The Love for Three Oranges

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The Love for Three Oranges, Op. 33, also known by its French language title L'amour des trois oranges (Russian: Любовь к трём апельсинам, Lyubov' k tryom apel'sinam), is a satirical opera by Sergei Prokofiev. Its French libretto was based on the Italian play L'amore delle tre melarance by Carlo Gozzi. The opera premiered at the Auditorium Theatre in Chicago, Illinois, on 30 December 1921.

Composition history[edit]

The opera was the result of a commission during Prokofiev's successful first visit to the USA in 1918. After successful concerts in Chicago (including his First Symphony), he was approached by the director of the Chicago Opera Association, Cleofonte Campanini, to write an opera. Conveniently, Prokofiev had drafted a libretto during his trip to the US; he had based it on Gozzi's play in the Commedia dell'arte tradition, (which was itself based on Giambattista Basile's fairy tale "The Love for Three Oranges"). The eventual libretto was adapted by Prokofiev from Vsevolod Meyerhold's translation of Gozzi's play. The adaptation modernized some of the Commedia dell'arte influences and also introduced a dose of Surrealism. Due to Prokofiev's own scanty knowledge of English, and as Russian would have been unacceptable to American audiences, the initial version was set in French, with the possible assistance of the soprano Vera Janacopoulos, as L'Amour des trois oranges.[1]

The opera received its premiere performance on 30 December 1921 at the Auditorium Theatre in Chicago, conducted by Prokofiev. It received its first Russian production in Petrograd (now St. Petersburg) in 1926 and has since entered the standard repertoire of many opera companies.

Probably the best-known piece in the opera is the "March", which was used by CBS in the radio-drama series The FBI in Peace and War that was broadcast from 1944 to 1958.[2][3] Prokofiev also quotes the march in act 2 of his ballet Cinderella (Op. 87).

Performance history[edit]

The initial criticisms of the Chicago production were generally harsh, e.g., "it left many of our best people dazed and wondering", "Russian jazz with Bolshevik trimmings" and "The work is intended, one learns, to poke fun. As far as I am able to discern, it pokes fun chiefly at those who paid money for it".[4] The newspaperman and author Ben Hecht, however, gave it an enthusiastic review: "There is nothing difficult about this music – unless you are unfortunate enough to be a music critic. But to the untutored ear there is a charming capriciousness about the sounds from the orchestra".[5][6]

The opera was not performed again in the United States until 1949 when the New York City Opera resurrected it. As staged by Vladimir Rosing and conducted by Laszlo Halasz, the production was successful. Life magazine featured it in a color photo spread. The New York City Opera mounted a touring company of the production, and the opera was again staged in New York for three successive seasons.[7]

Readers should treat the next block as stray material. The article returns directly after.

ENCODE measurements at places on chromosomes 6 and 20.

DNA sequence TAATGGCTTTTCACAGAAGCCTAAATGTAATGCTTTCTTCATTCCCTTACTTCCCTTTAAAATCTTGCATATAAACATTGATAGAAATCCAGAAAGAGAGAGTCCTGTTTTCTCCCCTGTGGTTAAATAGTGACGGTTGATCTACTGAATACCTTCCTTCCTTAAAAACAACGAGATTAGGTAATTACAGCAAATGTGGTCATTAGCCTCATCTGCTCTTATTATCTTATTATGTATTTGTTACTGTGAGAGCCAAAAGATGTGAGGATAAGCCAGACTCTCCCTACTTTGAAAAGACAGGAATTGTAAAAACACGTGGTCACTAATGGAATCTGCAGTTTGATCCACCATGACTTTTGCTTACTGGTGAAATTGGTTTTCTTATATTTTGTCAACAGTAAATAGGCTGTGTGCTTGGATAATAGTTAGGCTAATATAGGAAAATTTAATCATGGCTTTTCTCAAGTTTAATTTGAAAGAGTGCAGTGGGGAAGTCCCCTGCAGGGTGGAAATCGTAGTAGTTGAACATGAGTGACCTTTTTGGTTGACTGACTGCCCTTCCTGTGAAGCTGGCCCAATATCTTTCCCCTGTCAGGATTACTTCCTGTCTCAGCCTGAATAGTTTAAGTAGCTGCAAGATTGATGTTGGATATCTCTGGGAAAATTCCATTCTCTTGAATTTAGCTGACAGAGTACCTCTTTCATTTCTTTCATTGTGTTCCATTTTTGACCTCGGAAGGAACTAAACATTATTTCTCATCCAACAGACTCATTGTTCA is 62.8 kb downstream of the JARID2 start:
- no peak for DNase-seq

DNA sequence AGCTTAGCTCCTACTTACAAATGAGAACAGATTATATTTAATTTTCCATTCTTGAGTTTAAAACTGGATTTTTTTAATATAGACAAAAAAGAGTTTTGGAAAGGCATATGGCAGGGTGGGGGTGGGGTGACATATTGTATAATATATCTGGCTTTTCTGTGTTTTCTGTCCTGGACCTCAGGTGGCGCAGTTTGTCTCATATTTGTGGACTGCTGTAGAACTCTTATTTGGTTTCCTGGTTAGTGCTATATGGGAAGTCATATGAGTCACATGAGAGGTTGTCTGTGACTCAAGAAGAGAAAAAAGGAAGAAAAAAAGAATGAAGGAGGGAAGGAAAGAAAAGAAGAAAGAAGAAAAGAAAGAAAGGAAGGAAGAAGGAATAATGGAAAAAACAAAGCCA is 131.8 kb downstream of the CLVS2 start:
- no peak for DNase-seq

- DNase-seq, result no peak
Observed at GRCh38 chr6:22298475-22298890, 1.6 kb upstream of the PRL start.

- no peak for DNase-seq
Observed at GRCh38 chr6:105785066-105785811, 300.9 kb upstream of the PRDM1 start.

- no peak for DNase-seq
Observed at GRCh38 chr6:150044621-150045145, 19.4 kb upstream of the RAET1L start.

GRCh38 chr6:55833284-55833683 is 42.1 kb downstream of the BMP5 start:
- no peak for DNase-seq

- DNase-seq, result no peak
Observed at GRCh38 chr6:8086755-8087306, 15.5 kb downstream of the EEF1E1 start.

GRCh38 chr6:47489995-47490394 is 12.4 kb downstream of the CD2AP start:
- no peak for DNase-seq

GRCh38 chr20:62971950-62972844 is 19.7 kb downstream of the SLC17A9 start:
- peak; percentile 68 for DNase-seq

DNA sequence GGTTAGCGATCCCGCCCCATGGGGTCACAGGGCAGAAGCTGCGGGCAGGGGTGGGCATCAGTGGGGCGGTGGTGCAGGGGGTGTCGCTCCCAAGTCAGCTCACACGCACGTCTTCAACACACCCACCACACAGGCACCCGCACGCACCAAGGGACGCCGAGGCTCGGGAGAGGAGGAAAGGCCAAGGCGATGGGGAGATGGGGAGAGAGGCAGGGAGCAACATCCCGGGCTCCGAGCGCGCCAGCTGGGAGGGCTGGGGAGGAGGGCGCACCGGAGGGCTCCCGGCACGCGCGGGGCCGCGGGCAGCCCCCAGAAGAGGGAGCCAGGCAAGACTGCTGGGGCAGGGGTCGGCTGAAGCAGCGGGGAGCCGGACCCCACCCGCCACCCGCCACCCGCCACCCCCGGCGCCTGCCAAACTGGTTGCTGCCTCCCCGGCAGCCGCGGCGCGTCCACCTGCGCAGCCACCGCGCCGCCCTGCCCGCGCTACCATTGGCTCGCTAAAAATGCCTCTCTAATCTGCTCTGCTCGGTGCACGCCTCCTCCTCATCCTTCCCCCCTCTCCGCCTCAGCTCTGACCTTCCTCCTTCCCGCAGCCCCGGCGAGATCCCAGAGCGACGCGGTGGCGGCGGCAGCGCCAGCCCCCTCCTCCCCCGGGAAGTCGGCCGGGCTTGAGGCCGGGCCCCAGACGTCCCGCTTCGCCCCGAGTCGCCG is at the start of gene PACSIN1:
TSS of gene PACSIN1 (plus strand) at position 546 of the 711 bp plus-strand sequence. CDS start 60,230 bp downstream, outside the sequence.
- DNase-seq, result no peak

The opera is now widely performed around the world. A 1988 production by Richard Jones for Opera North,[8][9] later seen at English National Opera, New York City Opera and elsewhere, used 'scratch'n'sniff' cards handed out to the audience, suggesting various scents matching events in the staging (gunshots, Truffaldino's 'wind', the aroma of oranges).

Roles[edit]

Role
(en=Name used in productions in English,
fr=Name in original French production)
Voice type Premiere cast, 30 December 1921
(Conductor: Sergei Prokofiev)
King of Clubs (en) / Le Roi de Trèfle (fr), ruler of an imaginary kingdom bass James Francis
The Prince (en) / Le Prince (fr), his son tenor José Mojica
Princess (en) / Princesse (fr) Clarice, the king's niece alto Irène Pavlovska
Leandro (en) / Léandre (fr), the prime minister baritone William Beck
Truffaldino (en) / Trouffaldino (fr), the court jester tenor Octave Dua
Pantalone (en) / Pantalon (fr), the king's advisor baritone Désiré Defrère
Tchelio (en) / Tchélio (fr), a magician bass Hector Dufranne
Fata Morgana, a witch soprano Nina Koshetz
Princess (en) / Princesse (fr) Ninette, Orange No. 3 soprano Jeanne Dusseau
Princess (en) / Princesse (fr) Linette, Orange No. 1 alto Philine Falco
Princess (en) / Princesse (fr) Nicolette, Orange No. 2 mezzo-soprano Frances Paperte
Smeraldina (en) / Sméraldina (fr), Fata Morgana's servant mezzo-soprano Jeanne Schneider
Farfarello, a demon bass James Wolf
Cook (en) / La Cuisinière (fr), giant custodian of the three oranges bass Constantin Nikolay
Master of Ceremonies (en) / Le Maître de Cérémonies (fr) tenor Lodovico Oliviero
Herald (en) / Héraut (fr) bass Jerome Uhl
Advocates of Tragedy, Comedy, Lyric Drama, and Farce; Ten "Ridicules" (Cranks); little demons; courtiers, monsters, drunkards, gluttons, guards, servants, soldiers

Synopsis[edit]

Prologue[edit]

Advocates of Tragedy, Comedy, Lyric Drama and Farce argue for their favourite form before the curtain goes up for a play. The Ridicules (Cranks) round them up and tell them they are to witness "The Love for Three Oranges."

Act 1[edit]

The King of Clubs and his adviser Pantalone lament the sickness of the Prince, brought on by an indulgence in tragic poetry. Doctors inform the King that his son's hypochondria can only be cured with laughter, so Pantalone summons the jester Truffaldino to arrange a grand entertainment, together with the (secretly inimical) prime minister, Leandro.

The magician Tchelio, who supports the King, and the witch Fata Morgana, who supports Leandro and Clarice (niece of the King, lover of Leandro), play cards to see who will be successful. Tchelio loses three times in succession to Fata Morgana, who brandishes the King of Spades, alias of Leandro.